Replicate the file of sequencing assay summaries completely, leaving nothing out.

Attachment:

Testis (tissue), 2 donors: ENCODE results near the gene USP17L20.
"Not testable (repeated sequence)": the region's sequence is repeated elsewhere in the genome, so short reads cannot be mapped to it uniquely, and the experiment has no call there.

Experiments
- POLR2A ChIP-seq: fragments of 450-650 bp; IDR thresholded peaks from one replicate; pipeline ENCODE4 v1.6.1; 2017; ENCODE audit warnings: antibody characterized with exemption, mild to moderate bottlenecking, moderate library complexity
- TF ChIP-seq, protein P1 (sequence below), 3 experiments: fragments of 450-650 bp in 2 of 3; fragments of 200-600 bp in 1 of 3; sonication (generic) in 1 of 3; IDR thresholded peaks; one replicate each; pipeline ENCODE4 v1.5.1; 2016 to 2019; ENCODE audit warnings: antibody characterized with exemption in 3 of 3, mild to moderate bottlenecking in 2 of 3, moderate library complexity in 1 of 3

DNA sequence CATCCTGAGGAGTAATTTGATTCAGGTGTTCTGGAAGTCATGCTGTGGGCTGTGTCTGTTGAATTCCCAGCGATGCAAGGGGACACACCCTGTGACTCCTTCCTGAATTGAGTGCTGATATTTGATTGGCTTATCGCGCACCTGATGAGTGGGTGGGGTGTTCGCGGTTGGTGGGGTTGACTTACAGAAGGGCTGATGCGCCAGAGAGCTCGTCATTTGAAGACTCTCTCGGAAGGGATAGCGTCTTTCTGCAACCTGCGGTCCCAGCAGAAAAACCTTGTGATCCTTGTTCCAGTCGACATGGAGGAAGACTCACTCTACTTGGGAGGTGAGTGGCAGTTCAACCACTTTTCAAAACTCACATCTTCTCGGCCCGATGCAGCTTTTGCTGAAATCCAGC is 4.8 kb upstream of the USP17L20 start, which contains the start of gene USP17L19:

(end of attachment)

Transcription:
Testis (tissue), 2 donors: ENCODE results near the gene USP17L20.
"Not testable (repeated sequence)": the region's sequence is repeated elsewhere in the genome, so short reads cannot be mapped to it uniquely, and the experiment has no call there.

Experiments
- POLR2A ChIP-seq: fragments of 450-650 bp; IDR thresholded peaks from one replicate; pipeline ENCODE4 v1.6.1; 2017; ENCODE audit warnings: antibody characterized with exemption, mild to moderate bottlenecking, moderate library complexity
- TF ChIP-seq, protein P1 (sequence below), 3 experiments: fragments of 450-650 bp in 2 of 3; fragments of 200-600 bp in 1 of 3; sonication (generic) in 1 of 3; IDR thresholded peaks; one replicate each; pipeline ENCODE4 v1.5.1; 2016 to 2019; ENCODE audit warnings: antibody characterized with exemption in 3 of 3, mild to moderate bottlenecking in 2 of 3, moderate library complexity in 1 of 3

DNA sequence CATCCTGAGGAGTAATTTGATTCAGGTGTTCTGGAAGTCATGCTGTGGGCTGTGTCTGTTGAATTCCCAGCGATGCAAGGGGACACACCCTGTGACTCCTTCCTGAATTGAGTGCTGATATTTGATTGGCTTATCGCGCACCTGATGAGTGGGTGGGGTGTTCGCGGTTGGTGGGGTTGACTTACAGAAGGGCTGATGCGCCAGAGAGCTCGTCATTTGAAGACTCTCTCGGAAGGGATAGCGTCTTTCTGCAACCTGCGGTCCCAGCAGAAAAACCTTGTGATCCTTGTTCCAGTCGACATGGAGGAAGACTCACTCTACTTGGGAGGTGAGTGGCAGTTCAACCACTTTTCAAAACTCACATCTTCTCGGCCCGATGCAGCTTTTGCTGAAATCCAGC is 4.8 kb upstream of the USP17L20 start, which contains the start of gene USP17L19: